Sen. John Kerry castigated “a small group of Republican ideologues” for holding the nation hostage during debt-ceiling negotiations and bringing the United States to the brink of default.

Speaking at a press conference at Suffolk University, the Massachusetts Democrat called on Congress to “put the interests of the country ahead of the interests of the party.”

Kerry said he had no choice but to vote for what he described as a poorly conceived deficit-reduction package -- signed into law Aug. 2 -- because the risk of default and the projected impact on Social Security and Medicare beneficiaries did not allow him the luxury of a symbolic protest vote.

He expressed concern for ordinary Americans in the face of the budgetary decisions that must be made in the coming months to satisfy the demands of the debt-limit agreement, which call for $2.1 trillion in cuts with no increase in taxes.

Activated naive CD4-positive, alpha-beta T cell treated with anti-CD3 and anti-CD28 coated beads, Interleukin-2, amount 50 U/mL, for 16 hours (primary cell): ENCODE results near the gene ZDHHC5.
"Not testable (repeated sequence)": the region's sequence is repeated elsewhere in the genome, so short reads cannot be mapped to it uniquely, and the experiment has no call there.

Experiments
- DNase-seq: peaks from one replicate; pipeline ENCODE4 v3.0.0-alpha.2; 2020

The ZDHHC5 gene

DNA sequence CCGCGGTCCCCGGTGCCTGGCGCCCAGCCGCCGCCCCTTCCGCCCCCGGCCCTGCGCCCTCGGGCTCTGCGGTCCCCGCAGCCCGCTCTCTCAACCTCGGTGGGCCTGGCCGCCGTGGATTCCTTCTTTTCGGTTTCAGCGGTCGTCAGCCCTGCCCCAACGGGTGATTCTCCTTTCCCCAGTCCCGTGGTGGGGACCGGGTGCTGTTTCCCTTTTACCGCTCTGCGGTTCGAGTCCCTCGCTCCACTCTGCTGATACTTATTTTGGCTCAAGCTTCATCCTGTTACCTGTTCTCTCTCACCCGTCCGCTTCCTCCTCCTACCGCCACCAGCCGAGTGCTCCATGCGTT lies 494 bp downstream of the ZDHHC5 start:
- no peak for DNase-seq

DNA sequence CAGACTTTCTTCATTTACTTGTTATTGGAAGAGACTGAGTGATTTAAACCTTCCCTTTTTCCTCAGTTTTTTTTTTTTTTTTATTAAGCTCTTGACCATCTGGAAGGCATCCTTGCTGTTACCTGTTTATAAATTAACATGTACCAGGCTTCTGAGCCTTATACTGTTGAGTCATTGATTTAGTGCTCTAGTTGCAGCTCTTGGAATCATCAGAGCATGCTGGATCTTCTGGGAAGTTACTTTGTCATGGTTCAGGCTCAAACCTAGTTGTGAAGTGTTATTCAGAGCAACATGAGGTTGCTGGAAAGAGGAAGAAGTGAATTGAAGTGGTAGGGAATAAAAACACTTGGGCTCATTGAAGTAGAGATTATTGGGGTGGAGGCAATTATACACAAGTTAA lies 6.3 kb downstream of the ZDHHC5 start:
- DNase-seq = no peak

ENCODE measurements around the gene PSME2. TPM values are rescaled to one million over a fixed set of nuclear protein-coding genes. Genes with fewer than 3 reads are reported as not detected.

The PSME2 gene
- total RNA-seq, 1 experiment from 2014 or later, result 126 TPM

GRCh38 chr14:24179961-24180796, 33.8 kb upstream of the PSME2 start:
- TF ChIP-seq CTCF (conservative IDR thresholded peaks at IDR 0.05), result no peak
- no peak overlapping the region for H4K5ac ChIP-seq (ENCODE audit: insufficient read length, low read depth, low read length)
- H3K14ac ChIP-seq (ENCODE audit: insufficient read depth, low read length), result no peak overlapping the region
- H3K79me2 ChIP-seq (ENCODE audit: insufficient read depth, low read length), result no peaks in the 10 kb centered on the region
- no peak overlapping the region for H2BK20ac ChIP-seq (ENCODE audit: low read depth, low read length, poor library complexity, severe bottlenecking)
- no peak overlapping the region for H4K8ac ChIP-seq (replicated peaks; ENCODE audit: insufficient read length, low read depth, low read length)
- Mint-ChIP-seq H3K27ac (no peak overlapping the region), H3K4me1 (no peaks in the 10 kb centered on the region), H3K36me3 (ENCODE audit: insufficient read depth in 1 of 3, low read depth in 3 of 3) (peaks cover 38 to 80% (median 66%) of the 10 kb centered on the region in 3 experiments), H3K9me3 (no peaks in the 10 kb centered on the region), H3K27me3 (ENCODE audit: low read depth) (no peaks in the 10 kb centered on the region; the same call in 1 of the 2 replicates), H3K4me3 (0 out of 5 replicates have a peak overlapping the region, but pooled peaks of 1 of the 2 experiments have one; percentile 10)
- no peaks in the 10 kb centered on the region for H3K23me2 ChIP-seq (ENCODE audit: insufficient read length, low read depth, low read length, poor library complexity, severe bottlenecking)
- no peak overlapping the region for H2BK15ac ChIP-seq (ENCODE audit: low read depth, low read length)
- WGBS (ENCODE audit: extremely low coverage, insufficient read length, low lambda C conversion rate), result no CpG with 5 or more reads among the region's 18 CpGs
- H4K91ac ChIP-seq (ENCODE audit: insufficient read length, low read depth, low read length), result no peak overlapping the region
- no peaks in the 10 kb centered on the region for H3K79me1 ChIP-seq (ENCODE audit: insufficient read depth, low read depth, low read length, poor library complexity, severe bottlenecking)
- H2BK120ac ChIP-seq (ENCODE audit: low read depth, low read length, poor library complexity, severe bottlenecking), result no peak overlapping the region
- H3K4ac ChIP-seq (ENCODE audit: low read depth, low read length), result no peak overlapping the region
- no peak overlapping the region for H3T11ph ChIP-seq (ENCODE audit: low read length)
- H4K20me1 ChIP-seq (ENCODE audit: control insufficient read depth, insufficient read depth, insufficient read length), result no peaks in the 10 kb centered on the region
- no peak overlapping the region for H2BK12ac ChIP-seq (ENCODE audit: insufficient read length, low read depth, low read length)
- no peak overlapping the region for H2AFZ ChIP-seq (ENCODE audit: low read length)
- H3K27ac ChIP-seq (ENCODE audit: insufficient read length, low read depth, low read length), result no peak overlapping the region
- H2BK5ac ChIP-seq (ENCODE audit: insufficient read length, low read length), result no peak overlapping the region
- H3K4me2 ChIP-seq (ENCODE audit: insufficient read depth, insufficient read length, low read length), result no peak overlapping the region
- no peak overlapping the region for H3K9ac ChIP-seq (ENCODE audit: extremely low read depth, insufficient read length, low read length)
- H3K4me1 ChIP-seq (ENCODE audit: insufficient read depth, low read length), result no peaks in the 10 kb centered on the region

And he lamented that the drastic cuts will not allow the nation to address the critical issue of job creation.

While Kerry said that there are savings to be found in a “73,000-page tax code … with tax loopholes and benefits that are no longer useful” he hearkened back to the “responsible” approach to deficit reduction taken in the 1990s. A combination of cuts and revenue increases set in motion during that time would have resulted in a balanced budget by next year, according to Kerry.

However, a “tax cut we couldn’t afford” and two wars paid for with “the credit card” stymied that effort, he said.